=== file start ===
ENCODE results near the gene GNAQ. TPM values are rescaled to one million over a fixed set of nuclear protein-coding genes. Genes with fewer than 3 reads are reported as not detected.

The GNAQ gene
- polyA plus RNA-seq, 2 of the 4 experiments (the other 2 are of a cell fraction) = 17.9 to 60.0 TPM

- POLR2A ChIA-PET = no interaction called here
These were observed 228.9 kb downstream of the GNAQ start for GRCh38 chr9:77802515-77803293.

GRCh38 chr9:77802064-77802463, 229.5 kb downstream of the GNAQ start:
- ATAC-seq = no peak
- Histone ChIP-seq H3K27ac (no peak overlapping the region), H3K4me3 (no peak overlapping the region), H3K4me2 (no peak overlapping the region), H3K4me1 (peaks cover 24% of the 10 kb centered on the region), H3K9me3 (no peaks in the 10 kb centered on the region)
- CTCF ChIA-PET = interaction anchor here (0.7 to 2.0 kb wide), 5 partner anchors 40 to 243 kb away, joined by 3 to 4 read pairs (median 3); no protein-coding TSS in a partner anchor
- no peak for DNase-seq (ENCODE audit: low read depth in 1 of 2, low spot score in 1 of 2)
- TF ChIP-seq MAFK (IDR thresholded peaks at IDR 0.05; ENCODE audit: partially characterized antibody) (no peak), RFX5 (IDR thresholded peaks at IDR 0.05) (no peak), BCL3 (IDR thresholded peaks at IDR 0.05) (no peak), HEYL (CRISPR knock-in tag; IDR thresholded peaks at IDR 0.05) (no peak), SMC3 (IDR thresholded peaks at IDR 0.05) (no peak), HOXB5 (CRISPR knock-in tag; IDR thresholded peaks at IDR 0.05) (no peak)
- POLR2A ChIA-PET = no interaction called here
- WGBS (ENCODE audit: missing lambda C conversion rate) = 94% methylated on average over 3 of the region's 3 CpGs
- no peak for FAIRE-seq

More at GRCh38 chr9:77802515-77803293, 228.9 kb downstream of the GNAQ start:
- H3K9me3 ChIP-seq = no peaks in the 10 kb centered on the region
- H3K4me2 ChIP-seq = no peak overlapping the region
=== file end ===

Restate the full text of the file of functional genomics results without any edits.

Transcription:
ENCODE results near the gene GNAQ. TPM values are rescaled to one million over a fixed set of nuclear protein-coding genes. Genes with fewer than 3 reads are reported as not detected.

The GNAQ gene
- polyA plus RNA-seq, 2 of the 4 experiments (the other 2 are of a cell fraction) = 17.9 to 60.0 TPM

- POLR2A ChIA-PET = no interaction called here
These were observed 228.9 kb downstream of the GNAQ start for GRCh38 chr9:77802515-77803293.

GRCh38 chr9:77802064-77802463, 229.5 kb downstream of the GNAQ start:
- ATAC-seq = no peak
- Histone ChIP-seq H3K27ac (no peak overlapping the region), H3K4me3 (no peak overlapping the region), H3K4me2 (no peak overlapping the region), H3K4me1 (peaks cover 24% of the 10 kb centered on the region), H3K9me3 (no peaks in the 10 kb centered on the region)
- CTCF ChIA-PET = interaction anchor here (0.7 to 2.0 kb wide), 5 partner anchors 40 to 243 kb away, joined by 3 to 4 read pairs (median 3); no protein-coding TSS in a partner anchor
- no peak for DNase-seq (ENCODE audit: low read depth in 1 of 2, low spot score in 1 of 2)
- TF ChIP-seq MAFK (IDR thresholded peaks at IDR 0.05; ENCODE audit: partially characterized antibody) (no peak), RFX5 (IDR thresholded peaks at IDR 0.05) (no peak), BCL3 (IDR thresholded peaks at IDR 0.05) (no peak), HEYL (CRISPR knock-in tag; IDR thresholded peaks at IDR 0.05) (no peak), SMC3 (IDR thresholded peaks at IDR 0.05) (no peak), HOXB5 (CRISPR knock-in tag; IDR thresholded peaks at IDR 0.05) (no peak)
- POLR2A ChIA-PET = no interaction called here
- WGBS (ENCODE audit: missing lambda C conversion rate) = 94% methylated on average over 3 of the region's 3 CpGs
- no peak for FAIRE-seq

More at GRCh38 chr9:77802515-77803293, 228.9 kb downstream of the GNAQ start:
- H3K9me3 ChIP-seq = no peaks in the 10 kb centered on the region
- H3K4me2 ChIP-seq = no peak overlapping the region